Principal Aims and Priority Species
The project aimed to satisfactorily bring to a conclusion a programme of extensive surveying for horseflies (Diptera: Tabanidae) on Cheshire Plain area mires and former mire sites that had commenced in 2018 and was the subject of a report by Grayson (2019). The current report should be regarded as both a supplement and a companion to that original report.
Permissions were obtained to visit a large number of Cheshire Plain area mires during 2018, but it was not physically possible to visit them all during the optimum flight-period for most British horseflies; this generally being from the second week in June to mid-July (in a typical year). In the case of sites that were not visited during this optimum period in 2018, the follow-up fieldwork of 2019 aimed to address this inadequacy by re-visiting such mires and their immediate vicinities during this optimum period for the occurrence of adult horseflies.
As was the case with the 2018 survey, the entire horsefly family (Tabanidae) were the priority; and within this group, the two main priority species for the 2019 project remained the same as for the project of 2018, i.e. the horseflies Atylotus plebeius (Fallén, 1817) and Hybomitra lurida (Fallén, 1817) [respectively, the ‘Cheshire Horsefly’ and ‘Broad-headed Horsefly’ of Stubbs & Drake (2001 & 2014)]. A follow-up investigation was needed for Hybomitra lurida in particular, as it was not found in the Cheshire Plain region during 2018. The 2019 project aimed to increase the chances of re-discovering this horsefly in the region (if it remained extant) by paying two visits (in the late May to mid-June period) to the extensive tracks of mire habitats which are collectively designated as The Fenn’s, Whixall, Bettisfield, Wem and Cadney Mosses Complex SSSI, plus visits to other plausible sites, e.g. Wybunbury Moss, during the same period.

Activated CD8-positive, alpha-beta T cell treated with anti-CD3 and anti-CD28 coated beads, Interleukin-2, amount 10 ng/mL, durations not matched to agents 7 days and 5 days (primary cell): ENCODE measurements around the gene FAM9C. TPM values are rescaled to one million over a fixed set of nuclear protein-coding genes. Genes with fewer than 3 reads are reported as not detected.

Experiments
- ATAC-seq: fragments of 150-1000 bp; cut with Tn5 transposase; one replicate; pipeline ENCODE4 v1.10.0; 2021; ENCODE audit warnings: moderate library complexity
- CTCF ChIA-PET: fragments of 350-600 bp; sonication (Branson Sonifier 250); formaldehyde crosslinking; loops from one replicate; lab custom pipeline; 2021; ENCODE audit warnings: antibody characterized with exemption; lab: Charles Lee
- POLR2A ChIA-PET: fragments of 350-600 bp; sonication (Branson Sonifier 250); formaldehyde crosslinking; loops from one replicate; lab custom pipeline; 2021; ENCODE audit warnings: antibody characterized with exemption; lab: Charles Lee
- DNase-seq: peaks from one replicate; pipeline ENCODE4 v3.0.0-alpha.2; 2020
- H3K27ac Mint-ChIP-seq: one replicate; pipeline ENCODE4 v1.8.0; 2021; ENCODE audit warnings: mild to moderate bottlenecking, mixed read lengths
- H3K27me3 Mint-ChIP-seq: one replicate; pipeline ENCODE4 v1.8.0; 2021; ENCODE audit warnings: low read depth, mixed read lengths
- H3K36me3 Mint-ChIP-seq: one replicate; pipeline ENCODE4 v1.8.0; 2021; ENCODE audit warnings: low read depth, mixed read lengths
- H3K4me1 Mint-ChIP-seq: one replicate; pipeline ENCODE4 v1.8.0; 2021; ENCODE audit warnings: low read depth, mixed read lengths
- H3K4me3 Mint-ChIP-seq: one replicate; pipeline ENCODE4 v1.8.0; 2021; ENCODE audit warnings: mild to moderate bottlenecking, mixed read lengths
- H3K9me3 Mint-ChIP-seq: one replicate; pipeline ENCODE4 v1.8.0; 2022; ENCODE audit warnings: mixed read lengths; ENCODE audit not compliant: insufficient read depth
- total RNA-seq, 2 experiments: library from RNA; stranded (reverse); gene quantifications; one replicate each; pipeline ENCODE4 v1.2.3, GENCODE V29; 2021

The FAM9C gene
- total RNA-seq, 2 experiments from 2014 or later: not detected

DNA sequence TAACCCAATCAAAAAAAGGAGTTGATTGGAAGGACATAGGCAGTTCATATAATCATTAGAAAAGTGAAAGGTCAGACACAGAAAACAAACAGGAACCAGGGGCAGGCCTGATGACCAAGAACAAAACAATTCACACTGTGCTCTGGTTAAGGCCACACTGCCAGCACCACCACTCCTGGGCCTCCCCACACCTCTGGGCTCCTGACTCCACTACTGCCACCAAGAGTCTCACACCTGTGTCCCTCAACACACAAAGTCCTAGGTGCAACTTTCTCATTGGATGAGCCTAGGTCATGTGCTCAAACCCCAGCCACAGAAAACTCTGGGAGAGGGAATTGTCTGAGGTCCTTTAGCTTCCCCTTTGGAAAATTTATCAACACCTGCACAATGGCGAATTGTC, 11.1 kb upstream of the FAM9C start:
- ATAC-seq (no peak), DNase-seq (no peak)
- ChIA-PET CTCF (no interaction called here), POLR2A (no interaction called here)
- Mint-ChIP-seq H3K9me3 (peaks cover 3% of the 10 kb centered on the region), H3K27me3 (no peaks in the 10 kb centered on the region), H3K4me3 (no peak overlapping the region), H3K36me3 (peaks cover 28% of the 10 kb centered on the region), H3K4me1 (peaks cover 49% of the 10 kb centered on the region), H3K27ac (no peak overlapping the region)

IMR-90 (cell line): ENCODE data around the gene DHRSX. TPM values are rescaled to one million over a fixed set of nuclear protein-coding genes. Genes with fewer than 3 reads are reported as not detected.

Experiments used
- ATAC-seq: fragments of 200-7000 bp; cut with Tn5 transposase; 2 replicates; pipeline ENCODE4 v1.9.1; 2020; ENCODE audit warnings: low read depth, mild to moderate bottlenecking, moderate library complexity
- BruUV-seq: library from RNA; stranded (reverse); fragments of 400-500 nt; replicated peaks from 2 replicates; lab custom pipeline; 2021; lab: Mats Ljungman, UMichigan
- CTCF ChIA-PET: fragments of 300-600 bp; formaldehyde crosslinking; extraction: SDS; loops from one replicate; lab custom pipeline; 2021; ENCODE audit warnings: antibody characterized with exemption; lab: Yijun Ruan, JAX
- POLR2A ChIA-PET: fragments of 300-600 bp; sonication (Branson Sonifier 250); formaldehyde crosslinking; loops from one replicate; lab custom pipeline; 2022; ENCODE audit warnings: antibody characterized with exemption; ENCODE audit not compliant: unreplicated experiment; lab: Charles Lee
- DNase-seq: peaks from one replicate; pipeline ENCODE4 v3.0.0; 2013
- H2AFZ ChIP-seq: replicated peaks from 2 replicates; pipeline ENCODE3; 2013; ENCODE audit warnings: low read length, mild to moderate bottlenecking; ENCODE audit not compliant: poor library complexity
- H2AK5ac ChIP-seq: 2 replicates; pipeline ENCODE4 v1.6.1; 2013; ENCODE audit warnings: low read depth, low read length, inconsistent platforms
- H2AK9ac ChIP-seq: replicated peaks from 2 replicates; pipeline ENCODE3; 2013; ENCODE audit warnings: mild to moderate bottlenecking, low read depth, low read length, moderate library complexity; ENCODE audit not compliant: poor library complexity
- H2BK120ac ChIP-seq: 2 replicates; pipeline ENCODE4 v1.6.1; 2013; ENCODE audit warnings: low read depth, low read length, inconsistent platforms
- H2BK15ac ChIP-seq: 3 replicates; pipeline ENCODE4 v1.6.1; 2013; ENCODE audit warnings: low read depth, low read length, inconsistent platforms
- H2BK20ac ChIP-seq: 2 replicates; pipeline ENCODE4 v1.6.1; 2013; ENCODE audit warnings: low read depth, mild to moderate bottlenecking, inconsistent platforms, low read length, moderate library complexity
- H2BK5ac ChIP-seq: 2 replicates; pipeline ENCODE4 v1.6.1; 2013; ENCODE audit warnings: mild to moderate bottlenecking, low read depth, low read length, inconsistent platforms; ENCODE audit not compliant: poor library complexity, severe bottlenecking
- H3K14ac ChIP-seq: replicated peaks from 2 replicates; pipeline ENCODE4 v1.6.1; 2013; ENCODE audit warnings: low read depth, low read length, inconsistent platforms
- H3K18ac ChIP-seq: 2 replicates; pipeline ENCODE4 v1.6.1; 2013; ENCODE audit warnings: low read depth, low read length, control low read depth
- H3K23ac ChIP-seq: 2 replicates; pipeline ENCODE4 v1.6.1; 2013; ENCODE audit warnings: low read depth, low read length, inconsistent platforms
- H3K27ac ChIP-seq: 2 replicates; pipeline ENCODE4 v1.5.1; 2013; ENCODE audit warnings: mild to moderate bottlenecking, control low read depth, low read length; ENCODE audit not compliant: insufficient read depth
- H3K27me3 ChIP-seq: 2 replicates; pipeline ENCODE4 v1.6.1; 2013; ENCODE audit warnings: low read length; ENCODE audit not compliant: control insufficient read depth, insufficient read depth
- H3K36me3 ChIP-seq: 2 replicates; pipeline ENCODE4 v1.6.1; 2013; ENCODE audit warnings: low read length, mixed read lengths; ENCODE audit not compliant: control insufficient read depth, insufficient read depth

Atylotus plebeius was rediscovered on quaking bogs in three widely-separated localities in the broad Cheshire Plain area during 2018. The 2019 project aimed to include occasional brief visits to these sites, in order to carrying out some degree of monitoring and observations on this diminutive horsefly; but, for the most part, time and effort in 2019 would be given over to trying to discover if Atylotus plebeius was present on any additional mires in the Cheshire Plain region, particularly those which contained some areas of quaking bog habitat. The provisional list of sites for further investigation for this species included the aforementioned SSSI complex, and the following mires which were mentioned by Grayson (2019) as being probably the most likely to deserve future investigations for the possible occurrence of Atylotus plebeius: Barnsbridge Basin (SJ 5420 7190), Black Lake (SJ 5373 7091), Brackenhurst Bog (SJ 5956 6983), Boggy Pool (SJ 5970 6910), Gull Moss (SJ 6011 6871), Hogshead Moss (SJ5842 6952), Lily Pool (SJ 5956 6925) and South Moss (SJ 5937 6863).
Aside from Tabanidae, the main priority species for the 2019 survey were the small black hoverfly Orthonevra intermedia (Lundbeck, 1916) and the picture-winged crane-fly Idioptera linnei Oosterbroek 1992. The mires of the Cheshire Plain region are of national importance to these species; indeed, Orthonevra intermedia, is not known elsewhere in Britain. It was added to the British list by Drake (2006) on the basis of specimens taken in the Delamere Forest at Norley Moss and Barnsbridge Basin during 2003. The studies of 2018 (Grayson, 2019), were able to add a further Delamere Forest locality (Black Lake), and two sites in the broad Abbots Moss area (Hogshead Moss and Shemmy Moss).
Published 1/10/2021Download Now